Combining a laboratory ultrasound technique called sonoporation with the commercially available chemotherapy compound gemcitabine increases the porosity of pancreatic cells with microbubbles and helps get the drug into cancer cells.1 These initial research findings from a phase 1 clinical trial were presented at the Acoustical Society of America 171st meeting.1
In the phase 1 study of 10 patients undergoing treatment for pancreatic cancer, the new approach nearly doubled median survival time from 7 months to 18 months without increased chemotherapy dosage and with no added toxicity or additional side effects.
“When we compared the amount of treatment our patients were able to undergo, compared to a historical cohort, we saw a significant increase of treatment cycles,” said Spiros Kotopoulis, PhD, a researcher at National Centre for Ultrasound in Gastroenterology at Haukeland University Hospital in Bergen and The Departments of Clinical Science & Medicine at the University of Bergen, Bergen, Norway, where some of his collaborators are also based.
The current 1-year survival rate for all stages of pancreatic cancer is 20% and the 5-year survival rate is 6%, according to the American Cancer Society.
The researchers were careful to use technology and materials already on the market for this study, which will facilitate more rapid clinical translation.
“If this worked, in 20 years, we didn’t want a hospital to have to purchase specialized, expensive, one-use equipment,” said Kotopoulis.
The clinicians began the procedure by administering standard chemotherapy to the patients according to the existing protocol. Once the chemotherapeutic concentration in the blood reached its maximum, the researchers used the ultrasound scanner to induce sonoporation for 31.5 minutes, at 3.5 minute intervals.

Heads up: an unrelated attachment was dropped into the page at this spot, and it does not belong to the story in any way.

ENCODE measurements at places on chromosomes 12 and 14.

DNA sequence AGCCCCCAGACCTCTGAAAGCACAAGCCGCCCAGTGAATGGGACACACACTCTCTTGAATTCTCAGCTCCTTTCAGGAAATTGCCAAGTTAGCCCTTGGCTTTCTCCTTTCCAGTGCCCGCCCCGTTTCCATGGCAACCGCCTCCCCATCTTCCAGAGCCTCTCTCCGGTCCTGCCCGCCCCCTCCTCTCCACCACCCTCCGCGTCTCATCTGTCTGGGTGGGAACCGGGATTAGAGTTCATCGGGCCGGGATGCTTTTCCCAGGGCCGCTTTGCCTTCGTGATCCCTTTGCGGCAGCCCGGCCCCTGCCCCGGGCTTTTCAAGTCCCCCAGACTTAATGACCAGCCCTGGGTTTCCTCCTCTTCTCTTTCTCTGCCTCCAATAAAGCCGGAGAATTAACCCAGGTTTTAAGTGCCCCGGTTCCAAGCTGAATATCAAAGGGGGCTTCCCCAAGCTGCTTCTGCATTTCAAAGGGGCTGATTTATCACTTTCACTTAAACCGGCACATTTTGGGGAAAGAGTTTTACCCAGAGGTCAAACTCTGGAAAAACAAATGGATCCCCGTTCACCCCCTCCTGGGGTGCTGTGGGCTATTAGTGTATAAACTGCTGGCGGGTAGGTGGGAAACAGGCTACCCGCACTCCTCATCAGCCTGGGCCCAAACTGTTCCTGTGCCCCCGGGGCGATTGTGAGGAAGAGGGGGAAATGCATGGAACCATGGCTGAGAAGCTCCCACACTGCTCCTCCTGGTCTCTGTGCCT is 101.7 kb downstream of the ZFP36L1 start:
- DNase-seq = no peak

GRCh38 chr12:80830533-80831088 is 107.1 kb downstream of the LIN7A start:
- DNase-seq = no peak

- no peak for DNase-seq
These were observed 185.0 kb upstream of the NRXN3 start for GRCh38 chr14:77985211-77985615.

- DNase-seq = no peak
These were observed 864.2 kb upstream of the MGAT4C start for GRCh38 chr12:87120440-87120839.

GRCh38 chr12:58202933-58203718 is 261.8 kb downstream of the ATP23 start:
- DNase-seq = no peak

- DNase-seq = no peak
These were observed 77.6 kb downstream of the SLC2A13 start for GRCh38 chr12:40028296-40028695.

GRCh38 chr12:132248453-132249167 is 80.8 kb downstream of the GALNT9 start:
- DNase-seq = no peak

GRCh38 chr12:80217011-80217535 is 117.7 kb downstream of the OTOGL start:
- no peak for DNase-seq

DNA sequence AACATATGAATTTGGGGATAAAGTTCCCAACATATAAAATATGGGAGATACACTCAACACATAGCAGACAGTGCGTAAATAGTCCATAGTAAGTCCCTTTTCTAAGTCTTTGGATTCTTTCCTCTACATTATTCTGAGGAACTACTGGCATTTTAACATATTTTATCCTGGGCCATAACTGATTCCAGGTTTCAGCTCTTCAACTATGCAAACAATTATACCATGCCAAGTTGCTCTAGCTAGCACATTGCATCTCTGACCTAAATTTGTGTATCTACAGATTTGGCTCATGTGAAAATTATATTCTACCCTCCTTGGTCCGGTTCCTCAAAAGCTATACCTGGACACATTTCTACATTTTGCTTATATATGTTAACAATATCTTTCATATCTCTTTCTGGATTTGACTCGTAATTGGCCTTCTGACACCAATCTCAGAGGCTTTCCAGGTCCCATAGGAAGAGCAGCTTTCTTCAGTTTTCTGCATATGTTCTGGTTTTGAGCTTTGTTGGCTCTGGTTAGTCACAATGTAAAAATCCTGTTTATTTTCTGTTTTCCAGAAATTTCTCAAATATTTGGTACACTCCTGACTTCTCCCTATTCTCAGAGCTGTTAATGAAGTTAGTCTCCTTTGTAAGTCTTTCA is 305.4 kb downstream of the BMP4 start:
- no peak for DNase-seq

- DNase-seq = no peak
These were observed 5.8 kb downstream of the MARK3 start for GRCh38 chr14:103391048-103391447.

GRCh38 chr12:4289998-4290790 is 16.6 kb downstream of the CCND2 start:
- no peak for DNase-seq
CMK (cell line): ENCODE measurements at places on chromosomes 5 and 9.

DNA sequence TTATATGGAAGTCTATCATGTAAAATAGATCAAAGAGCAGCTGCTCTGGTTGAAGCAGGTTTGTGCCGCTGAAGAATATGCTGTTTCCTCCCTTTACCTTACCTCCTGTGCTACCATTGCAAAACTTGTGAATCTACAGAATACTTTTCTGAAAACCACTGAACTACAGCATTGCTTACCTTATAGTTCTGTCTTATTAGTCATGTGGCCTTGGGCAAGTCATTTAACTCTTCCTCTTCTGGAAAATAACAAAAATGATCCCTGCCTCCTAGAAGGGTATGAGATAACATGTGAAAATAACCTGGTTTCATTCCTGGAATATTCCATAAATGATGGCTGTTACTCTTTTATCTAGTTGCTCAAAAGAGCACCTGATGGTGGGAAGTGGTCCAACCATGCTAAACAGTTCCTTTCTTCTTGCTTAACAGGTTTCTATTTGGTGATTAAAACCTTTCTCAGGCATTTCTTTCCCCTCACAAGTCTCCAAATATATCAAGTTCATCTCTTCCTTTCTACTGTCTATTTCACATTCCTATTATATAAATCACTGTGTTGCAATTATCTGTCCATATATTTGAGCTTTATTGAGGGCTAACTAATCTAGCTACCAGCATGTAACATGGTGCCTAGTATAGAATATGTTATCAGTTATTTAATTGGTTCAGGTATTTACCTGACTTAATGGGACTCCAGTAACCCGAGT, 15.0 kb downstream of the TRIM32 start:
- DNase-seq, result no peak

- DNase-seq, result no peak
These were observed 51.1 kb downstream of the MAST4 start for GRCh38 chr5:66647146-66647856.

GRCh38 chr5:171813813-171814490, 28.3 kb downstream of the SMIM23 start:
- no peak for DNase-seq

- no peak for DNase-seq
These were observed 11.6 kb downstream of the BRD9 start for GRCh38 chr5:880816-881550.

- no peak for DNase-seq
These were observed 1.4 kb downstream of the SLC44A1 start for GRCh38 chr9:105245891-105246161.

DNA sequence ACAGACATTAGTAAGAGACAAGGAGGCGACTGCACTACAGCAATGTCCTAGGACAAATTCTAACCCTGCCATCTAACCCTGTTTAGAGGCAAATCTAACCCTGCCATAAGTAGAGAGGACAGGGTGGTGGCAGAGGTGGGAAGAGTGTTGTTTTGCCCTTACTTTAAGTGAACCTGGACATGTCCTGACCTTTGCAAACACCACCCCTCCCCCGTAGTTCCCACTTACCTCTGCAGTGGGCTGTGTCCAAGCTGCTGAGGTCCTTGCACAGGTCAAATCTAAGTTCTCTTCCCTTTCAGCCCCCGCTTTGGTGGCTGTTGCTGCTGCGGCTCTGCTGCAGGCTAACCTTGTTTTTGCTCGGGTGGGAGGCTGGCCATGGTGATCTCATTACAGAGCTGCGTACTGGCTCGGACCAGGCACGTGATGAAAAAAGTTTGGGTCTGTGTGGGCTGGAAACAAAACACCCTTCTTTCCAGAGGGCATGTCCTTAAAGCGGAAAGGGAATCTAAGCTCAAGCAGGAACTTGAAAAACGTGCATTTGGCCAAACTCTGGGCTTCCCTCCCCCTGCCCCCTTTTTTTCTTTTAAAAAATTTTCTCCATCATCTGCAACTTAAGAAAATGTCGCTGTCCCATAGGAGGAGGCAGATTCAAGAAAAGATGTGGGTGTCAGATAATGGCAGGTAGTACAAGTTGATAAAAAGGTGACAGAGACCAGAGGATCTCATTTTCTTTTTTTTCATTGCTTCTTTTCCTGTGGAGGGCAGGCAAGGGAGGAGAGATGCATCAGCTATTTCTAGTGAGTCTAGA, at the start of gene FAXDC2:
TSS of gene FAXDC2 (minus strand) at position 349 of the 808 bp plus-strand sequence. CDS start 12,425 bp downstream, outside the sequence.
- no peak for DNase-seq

When treated with sonoporation, the volunteers were able to undergo 14 (±6) cycles of treatment, versus 8 (±6) with normal chemotherapy.
This ultimately had the effect of stabilizing or decreasing the tumor volumes in 50% of the patients and increasing the median patient survival time from approximately 7 months to 18 months.
The next steps for this research team include a larger phase 1/2 clinical trial with international collaborators. Also, they will work to develop a microbubble compound optimized for targeted drug-delivery at low acoustic intensities. They will also seek to fully understand the mechanisms of sonoporation by using advanced mouse models and bioreactors.
1. Kotopoulis S, Dimcevski G, Gilja O. Ultrasound- and microbubble-enhanced chemotherapy for treating pancreatic cancer: a phase I clinical trial. Presentation at: Acoustical Society of America 171st Meeting; May 23-27, 2016; Salt Lake City, UT. Abstract 3aBA6.